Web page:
This article was downloaded by: [Riege, Dennis A. 30 November 2009 Access details: Access Details: [subscription number 917246612] Publisher Taylor...
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PLEASE SCROLL DOWN FOR ARTICLE This article was downloaded by: [Riege,DennisA.] On: 30November2009 Access details: AccessDetails:[subscriptionnumber917246612] Publisher Taylor&Francis Informa Ltd Registered in England and Wales Registered Number: 1072954 Registered office: Mortimer House, 37- 41 Mortimer Street, London W1T 3JH, UK Scandinavian Journal of Forest Research Publication details, including instructions for authors and subscription information: http://www.informaworld.com/smpp/title~content=t713711862 Facilitation of afforestation by Lupinusnootkatensis and by black plastic mulch in south-west Iceland Dennis A. Riege a ; Adalsteinn Sigurgeirsson b a University of Maryland University College, USA b Icelandic Forest Research, Reykjavík, Iceland First published on: 30 November 2009 To cite this Article Riege, Dennis A. and Sigurgeirsson, Adalsteinn(2009) 'Facilitation of afforestation by Lupinus nootkatensis and by black plastic mulch in south-west Iceland', Scandinavian Journal of Forest Research, 24: 5, 384 — 393, First published on: 30 November 2009 (iFirst) To link to this Article: DOI: 10.1080/02827580903117404 URL: http://dx.doi.org/10.1080/02827580903117404 Full terms and conditions of use: http://www.informaworld.com/terms-and-conditions-of-access.pdf This article may be used for research, teaching and private study purposes. Any substantial or systematic reproduction, re-distribution, re-selling, loan or sub-licensing, systematic supply or distribution in any form to anyone is expressly forbidden. The publisher does not give any warranty express or implied or make any representation that the contents will be complete or accurate or up to date. The accuracy of any instructions, formulae and drug doses should be independently verified with primary sources. The publisher shall not be liable for any loss, actions, claims, proceedings, demand or costs or damages whatsoever or howsoever caused arising directly or indirectly in connection with or arising out of the use of this material.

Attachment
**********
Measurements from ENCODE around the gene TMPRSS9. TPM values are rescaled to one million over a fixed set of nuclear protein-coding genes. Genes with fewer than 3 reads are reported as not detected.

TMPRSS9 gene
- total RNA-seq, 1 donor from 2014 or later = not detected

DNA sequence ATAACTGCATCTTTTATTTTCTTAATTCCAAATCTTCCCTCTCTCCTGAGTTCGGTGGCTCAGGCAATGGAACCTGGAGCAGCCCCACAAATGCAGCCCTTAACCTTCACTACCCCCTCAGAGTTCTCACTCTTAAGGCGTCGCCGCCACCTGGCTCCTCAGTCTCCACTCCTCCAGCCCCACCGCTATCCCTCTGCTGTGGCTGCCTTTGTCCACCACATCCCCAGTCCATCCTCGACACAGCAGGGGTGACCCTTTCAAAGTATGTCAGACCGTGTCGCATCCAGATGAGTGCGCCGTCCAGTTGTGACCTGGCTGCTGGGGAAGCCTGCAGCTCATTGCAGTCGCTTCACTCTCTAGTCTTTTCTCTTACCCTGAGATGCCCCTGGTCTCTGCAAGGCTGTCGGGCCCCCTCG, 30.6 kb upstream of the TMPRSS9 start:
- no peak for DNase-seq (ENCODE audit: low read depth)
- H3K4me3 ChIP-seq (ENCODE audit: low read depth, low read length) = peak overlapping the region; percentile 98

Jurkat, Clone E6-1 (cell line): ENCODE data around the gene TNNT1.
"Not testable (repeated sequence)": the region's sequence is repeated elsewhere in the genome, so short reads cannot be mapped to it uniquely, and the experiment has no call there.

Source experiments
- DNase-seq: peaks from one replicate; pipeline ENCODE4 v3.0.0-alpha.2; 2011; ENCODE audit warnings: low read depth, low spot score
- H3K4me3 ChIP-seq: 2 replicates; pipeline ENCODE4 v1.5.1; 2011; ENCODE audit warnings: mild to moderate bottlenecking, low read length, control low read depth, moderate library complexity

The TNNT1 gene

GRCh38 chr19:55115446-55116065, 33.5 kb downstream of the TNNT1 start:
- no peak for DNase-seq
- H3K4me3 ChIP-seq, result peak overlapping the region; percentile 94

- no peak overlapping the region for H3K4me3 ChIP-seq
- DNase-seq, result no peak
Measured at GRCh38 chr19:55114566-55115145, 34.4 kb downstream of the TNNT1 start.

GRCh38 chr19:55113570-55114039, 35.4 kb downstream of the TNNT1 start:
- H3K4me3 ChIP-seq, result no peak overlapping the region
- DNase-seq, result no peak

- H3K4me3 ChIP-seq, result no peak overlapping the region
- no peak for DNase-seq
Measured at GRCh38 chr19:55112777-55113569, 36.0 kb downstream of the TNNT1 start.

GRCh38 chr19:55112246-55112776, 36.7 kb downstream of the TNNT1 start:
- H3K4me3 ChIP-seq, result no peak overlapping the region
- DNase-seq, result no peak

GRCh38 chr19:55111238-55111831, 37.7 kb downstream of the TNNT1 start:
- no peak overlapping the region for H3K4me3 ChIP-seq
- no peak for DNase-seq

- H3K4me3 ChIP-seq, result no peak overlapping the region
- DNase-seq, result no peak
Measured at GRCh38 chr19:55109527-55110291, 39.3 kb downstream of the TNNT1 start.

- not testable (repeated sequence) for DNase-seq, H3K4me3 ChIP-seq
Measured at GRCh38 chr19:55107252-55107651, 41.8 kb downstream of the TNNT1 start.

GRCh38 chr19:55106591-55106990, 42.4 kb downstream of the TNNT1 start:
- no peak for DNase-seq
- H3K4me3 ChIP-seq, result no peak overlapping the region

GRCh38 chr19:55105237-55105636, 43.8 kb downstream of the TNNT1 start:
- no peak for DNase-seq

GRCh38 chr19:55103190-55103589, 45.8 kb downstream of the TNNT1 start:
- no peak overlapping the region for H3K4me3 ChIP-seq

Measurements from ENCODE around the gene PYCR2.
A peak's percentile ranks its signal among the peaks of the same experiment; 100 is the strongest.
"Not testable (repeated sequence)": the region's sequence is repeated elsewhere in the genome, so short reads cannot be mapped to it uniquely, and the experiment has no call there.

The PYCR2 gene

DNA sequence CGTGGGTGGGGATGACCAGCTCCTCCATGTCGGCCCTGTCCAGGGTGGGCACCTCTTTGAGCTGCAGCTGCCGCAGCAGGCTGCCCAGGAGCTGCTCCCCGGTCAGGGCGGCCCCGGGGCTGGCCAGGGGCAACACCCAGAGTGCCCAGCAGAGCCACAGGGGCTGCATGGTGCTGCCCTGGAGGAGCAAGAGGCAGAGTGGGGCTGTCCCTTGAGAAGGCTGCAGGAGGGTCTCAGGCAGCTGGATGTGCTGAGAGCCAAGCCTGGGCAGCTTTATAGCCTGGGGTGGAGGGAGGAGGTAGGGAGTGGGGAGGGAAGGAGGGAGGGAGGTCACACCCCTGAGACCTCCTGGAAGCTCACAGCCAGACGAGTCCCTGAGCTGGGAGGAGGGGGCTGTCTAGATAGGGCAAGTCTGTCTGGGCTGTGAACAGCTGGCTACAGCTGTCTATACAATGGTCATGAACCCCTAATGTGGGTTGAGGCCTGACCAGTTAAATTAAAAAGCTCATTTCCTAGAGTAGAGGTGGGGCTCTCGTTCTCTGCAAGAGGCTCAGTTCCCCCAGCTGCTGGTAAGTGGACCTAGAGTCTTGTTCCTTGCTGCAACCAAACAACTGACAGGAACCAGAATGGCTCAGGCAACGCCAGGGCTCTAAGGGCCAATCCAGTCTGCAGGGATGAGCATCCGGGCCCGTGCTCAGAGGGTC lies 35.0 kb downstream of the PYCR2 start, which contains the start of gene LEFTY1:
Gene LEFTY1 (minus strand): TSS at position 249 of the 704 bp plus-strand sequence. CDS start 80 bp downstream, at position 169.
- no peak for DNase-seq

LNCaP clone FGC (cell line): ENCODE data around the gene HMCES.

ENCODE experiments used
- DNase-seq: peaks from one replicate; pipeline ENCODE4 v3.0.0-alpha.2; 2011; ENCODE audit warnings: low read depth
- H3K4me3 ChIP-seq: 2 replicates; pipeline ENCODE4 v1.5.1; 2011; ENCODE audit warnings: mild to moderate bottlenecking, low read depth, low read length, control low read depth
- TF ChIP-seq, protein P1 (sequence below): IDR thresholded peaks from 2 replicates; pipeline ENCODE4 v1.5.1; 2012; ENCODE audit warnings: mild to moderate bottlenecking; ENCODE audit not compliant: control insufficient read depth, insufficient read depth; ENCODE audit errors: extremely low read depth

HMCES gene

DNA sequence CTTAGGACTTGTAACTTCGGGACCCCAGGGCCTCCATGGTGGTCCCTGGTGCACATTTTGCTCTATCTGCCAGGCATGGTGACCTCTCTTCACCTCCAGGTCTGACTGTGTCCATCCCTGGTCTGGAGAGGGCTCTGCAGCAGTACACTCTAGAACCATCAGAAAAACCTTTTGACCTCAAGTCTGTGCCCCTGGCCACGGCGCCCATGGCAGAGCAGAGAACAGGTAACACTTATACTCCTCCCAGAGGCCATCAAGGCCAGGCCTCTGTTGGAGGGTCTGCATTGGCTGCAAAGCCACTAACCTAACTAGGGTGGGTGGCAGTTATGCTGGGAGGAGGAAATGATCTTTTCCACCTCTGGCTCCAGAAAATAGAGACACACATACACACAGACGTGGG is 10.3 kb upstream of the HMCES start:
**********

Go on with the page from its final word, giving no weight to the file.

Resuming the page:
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ORIGINAL ARTICLE Facilitation of afforestation by Lupinus nootkatensis and by black plastic mulch in south-west Iceland DENNIS A. RIEGE 1 & ADALSTEINN SIGURGEIRSSON 2 1 University of Maryland University College, PSC 482, Box 178, FPO AP 96362, USA, and 2 Icelandic Forest Research, Mo ´gilsa ´, IS-116 Reykjavı´k, Iceland Abstract Afforestation has proven difficult in south-west Iceland in a region of degraded soils and high winds. Experiments at Keflavik International Airport began in 2002 to examine whether Nootka lupine (lupin; Lupinus nootkatensis ) or black plastic mulch facilitates establishment of Sitka spruce ( Picea sitchensis ), Hooker willow ( Salix hookeriana ) or downy birch ( Betula pubescens ) by ameliorating microsite conditions. By 2008, both lupine and black plastic mulch facilitated growth of all species at most plots. However, survival of spruce and birch seedlings decreased where dense lupine was accompanied by dense grass (but not in dense lupine alone). This indirect mechanism (nurse plant stimulation of competitor species) differs from prior models of shifts in balance from facilitation to competition under the stress-gradient hypothesis. Hooker willow performed best in both lupine and plastic mulch. However, in areas without dense grass, Sitka spruce continued successful growth and has potential for longer term afforestation. Planting seedlings into shallow excavations in lupine improved growth of willow and birch but not spruce. For afforestation in south-west Iceland, it is recommended that a mix of tree seedlings be transplanted directly into young lupine stands with sparse grass cover, with shelterbelts of seedlings planted into black plastic mulch along the stand edges. Keywords: Betula pubescens , competition, Nootka lupine, Picea sitchensis , Salix hookeriana , stress-gradient hypothesis. Introduction One plant species may have both facilitative and inhibitory effects on another species, depending on densities and circumstances (Callaway & Walker, 1997; Holmgren et al., 1997). Callaway and Walker (1997) proposed a model that stated that facilitative effects will increase under conditions of abiotic stress and will decrease in a natural succession as stress diminishes over time. Subsequent studies generally support this stress-gradient hypothesis (Go ´mez- Aparicio et al., 2004; Lortie & Callaway, 2005; Michalet, 2005; Veblen, 2008). In Iceland, Arado ´ttir (2004) found that Nootka lupine (lupin; Lupinus nootkatensis ) had competitive as well as facilitative effects on tree seedling establishment of native downy birch ( Betula pubescens ) and that the compe- titive effects increased as lupine cover expanded. In the present study, experiments were initiated at Keflavik International Airport, Iceland in 2002 to exploit a window of opportunity to plant tree seedlings in young lupine ± grass meadows. The timing allowed for examination of whether lupine facilitation might be superseded by competition as lupine density increased, in accord with the stress- gradient hypothesis. Iceland faces a formidable set of difficulties compared with other countries practicing afforesta- tion (O ´ skarsson & Sigurgeirsson, 2001). The climate is windy with low temperatures during the growing season. Soils are cold, wet and deficient in nitrogen. Frost heaving is common. Icelandic soils are of volcanic origin and most are andisols (Arnalds et al., 1995). Because of the volcanic origin and fine textures, the soils are highly susceptible to wind erosion. Human activity since the settlement of Iceland 1100 years ago has resulted in soil erosion and desertification of large areas (Magnu ´sson, 1997). The Sudurnes peninsula, protruding into the Atlantic Ocean, is an area of strong winds that has lost much of its original topsoil. The winds, Correspondence: D. A. Riege, University of Maryland University College, PSC 482, Box 178, FPO AP 96362, USA. E-mail: [email protected] Scandinavian Journal of Forest Research , 2009; 24: 384 ± 393 (Received 21 October 2008; accepted 11 June 2009) ISSN 0282-7581 print/ISSN 1651-1891 online # 2009 Taylor & Francis DOI: 10.1080/02827580903117404 Downloaded By: [Riege, Dennis A.] At: 14:19 30 November 2009